April 15, 2024

About the Author: Urpi

Urpi teaches vocals at S&C singing in Dubai and loves helping her students excel and become the best singers they can be!

We all know very well that breathing is a crucial element in the production of the singing voice. As a matter of fact, the quality of the voice and the vocal health depend on it to a large extent, as achieving good air management allows us to store more air and thus be able to project a voice with more power without drowning and without creating unnecessary tension in the body.

However, despite breathing being a natural process for all human beings, an unconscious one most of the time to keep us alive, when it comes to singing, it is not as simple as it seems as a lot is going on the way singers must breathe to sing properly. So, here I am going to tell you all about breathing in singing.

The Process of Breathing

The Process of Breathing

We fundamentally distinguish three phases in the breathing process, and the first of them is “Inhalation.” In this phase, the brain sends a message to the diaphragm, the most important muscle of the Respiratory Apparatus in the Vocal System, to contract and expand while descending. This results in the widening of the thorax with the rib cage and the dilatation of the lungs, which causes the intake of air.

If inhalation is done through the nose, the air reaches the lungs filtered, sterilized, humid, and warm. Although it is recommended to inhale in this way, mostly during rests and pauses in a song, to promote the necessary secretion of saliva to moisten the pharynx, when it comes to quick intakes of air for fast phrasing, singers can also inhale by the mouth.

The second phase is known as “Retention”, and it should be added that this phase only takes place in breathing when singing. In this phase, the air is kept in the body to prepare the closure of the vocal folds, allowing us to be in an active position for phonation. What`s more, learning to retain the air is essential as it facilitates the next phase in singing, especially when it comes to singing high notes, which actually need great quantities of retained air.

Finally, we have the third phase of breathing in singing, “Exhalation.” This last phase is produced by an inversion in the intrapulmonary pressure, which is caused by the relaxation of the lungs, the diaphragm, which returns to its normal form with a curve like a parachute, and the contraction of the rib cage.

Hence, exhalation, which is passive in ordinary breathing, becomes active in singing because the flow of the melody and words we are singing must be precisely controlled. That is why this is said to be the most important and most challenging phase to achieve total control of.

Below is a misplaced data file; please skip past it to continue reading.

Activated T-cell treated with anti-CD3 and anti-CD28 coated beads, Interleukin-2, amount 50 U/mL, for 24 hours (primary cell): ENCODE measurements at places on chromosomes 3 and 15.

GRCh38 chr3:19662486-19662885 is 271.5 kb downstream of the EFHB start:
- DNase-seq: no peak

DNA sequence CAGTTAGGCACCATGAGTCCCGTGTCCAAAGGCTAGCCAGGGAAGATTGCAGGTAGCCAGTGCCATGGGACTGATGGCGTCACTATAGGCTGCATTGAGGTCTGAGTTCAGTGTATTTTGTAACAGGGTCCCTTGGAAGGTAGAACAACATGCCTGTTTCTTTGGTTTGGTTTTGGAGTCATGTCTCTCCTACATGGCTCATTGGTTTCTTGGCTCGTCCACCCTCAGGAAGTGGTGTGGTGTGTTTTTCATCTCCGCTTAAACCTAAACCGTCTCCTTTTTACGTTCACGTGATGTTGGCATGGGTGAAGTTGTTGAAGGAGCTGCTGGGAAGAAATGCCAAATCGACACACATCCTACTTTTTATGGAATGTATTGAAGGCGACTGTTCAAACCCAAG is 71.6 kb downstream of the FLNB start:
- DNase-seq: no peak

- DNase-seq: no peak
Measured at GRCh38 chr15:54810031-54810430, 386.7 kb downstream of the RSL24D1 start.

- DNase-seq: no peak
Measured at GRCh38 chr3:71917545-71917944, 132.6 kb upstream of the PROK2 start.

Singers must learn to dose the air very well in order to endure a sung phrase without problems of choking and not sing with excess air, which leads to a voice without clarity. Certainly, singers must learn to sing with maximum air savings, as we mentioned before in the second phase of retention.

Not only that, exhalation can be done in two ways. First, by the nose to maintain heat and humidity of the nasal passages, although during phonation, there are few opportunities to do that depending on the melody, especially if it is slow, and secondly, through the mouth.

Types of Breathing

Types of Breathing

When we talk about the types of breathing, we can distinguish three principal types in addition to the phases of the breathing process.

The first one is the “Clavicular Breathing” or known as “Upper Thoraccic” which is the one that is carried out taking advantage of the upper part of the lungs, raising the shoulders and collarbones when breathing and causing the contraction of the suspensory muscles of the larynx that make its functioning difficult. Besides that, this type of breathing can be useful for other physical activities, but for singing, it is tiring as the amount of air that is inhaled is not enough, and it creates tension when raising the shoulders.

The second type of breathing is “Intercostal Breathing”, also known as “Intermediate thoracic”, which is practised by dilatating the chest and widening the ribs. This type of breathing achieves a partial descent of the diaphragm and increases the amount of air compared to the previous type. Nonetheless, the position holds for it is unnatural and makes it challenging to emit the voice due to the fact that the diaphragm is not totally flat. On the other hand, this type of breathing is typical when yawning.

Then, we have the third type of breathing which is the “Abdominal Breathing”. This is based on the movement of the diaphragm that, when contracted, pushes the abdominal viscera downwards, allowing the lungs to fill with air.

As we mentioned before, the diaphragm descends with inhalation and rises, recovering its original shape with exhalation and this can be feel clearly when the abdomen swells and deflates.

Besides that, this type of breathing is used to relax the body and promote intestinal transit and blood flow.

Nevertheless, although we can breathe like this and sing, it is not the best way to sing either as the amount of singing is reduced. Hence, if none of the types of breathing already mentioned is the most effective for singing although they have advantages, what is the correct way of breathing for singers? Well, we invite you to read the part 2 of this lecture as the answer of this question is waiting for you!

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